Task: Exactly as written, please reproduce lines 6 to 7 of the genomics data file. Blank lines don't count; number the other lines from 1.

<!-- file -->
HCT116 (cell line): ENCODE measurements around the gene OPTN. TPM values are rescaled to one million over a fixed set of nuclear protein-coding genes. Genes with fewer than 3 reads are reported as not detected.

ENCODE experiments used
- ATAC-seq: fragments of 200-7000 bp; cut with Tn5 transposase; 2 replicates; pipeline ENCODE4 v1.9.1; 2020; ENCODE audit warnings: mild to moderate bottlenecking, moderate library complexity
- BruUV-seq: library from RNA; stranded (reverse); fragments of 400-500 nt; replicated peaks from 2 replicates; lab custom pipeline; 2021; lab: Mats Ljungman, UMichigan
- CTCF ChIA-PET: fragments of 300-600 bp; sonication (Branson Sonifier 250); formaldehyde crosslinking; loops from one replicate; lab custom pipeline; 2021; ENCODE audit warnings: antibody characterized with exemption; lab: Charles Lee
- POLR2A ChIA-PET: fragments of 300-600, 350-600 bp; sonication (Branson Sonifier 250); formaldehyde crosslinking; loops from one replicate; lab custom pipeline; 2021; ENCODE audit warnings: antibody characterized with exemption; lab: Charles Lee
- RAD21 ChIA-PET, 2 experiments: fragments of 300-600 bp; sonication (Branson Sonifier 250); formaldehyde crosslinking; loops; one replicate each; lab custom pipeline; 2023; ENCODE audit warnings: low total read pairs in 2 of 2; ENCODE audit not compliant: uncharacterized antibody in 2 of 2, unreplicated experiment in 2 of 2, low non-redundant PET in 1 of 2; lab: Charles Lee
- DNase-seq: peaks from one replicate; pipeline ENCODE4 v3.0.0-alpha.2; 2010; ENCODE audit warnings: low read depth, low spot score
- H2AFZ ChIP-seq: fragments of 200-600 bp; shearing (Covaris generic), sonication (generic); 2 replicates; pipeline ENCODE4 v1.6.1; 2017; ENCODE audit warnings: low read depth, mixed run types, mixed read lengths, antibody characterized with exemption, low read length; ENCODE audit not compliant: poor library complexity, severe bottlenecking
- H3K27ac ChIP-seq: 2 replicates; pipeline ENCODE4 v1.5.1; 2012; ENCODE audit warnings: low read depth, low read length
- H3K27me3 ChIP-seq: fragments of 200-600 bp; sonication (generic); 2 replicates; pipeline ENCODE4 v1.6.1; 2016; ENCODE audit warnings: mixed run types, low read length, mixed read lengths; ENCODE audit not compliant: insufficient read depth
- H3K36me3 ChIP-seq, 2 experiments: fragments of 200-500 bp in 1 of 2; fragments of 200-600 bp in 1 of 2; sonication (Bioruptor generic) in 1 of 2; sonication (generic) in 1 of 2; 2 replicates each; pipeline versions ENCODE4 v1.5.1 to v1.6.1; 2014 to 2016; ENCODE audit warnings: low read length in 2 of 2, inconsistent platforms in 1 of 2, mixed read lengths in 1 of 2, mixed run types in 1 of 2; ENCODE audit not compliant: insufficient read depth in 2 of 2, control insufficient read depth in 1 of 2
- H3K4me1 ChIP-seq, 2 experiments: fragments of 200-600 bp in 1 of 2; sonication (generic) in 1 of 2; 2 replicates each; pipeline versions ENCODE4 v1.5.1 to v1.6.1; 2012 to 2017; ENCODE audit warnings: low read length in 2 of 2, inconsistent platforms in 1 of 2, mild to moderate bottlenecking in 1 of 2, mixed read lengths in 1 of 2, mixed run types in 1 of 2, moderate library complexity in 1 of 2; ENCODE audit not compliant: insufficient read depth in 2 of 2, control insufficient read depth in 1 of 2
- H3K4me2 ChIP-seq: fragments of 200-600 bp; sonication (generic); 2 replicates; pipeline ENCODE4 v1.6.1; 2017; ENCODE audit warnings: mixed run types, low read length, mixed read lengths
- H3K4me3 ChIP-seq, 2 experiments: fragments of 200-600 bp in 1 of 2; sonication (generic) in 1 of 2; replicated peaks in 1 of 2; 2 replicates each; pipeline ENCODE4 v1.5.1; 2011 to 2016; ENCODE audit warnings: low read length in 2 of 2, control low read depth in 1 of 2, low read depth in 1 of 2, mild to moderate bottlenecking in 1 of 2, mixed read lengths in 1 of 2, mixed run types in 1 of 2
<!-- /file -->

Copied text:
- POLR2A ChIA-PET: fragments of 300-600, 350-600 bp; sonication (Branson Sonifier 250); formaldehyde crosslinking; loops from one replicate; lab custom pipeline; 2021; ENCODE audit warnings: antibody characterized with exemption; lab: Charles Lee
- RAD21 ChIA-PET, 2 experiments: fragments of 300-600 bp; sonication (Branson Sonifier 250); formaldehyde crosslinking; loops; one replicate each; lab custom pipeline; 2023; ENCODE audit warnings: low total read pairs in 2 of 2; ENCODE audit not compliant: uncharacterized antibody in 2 of 2, unreplicated experiment in 2 of 2, low non-redundant PET in 1 of 2; lab: Charles Lee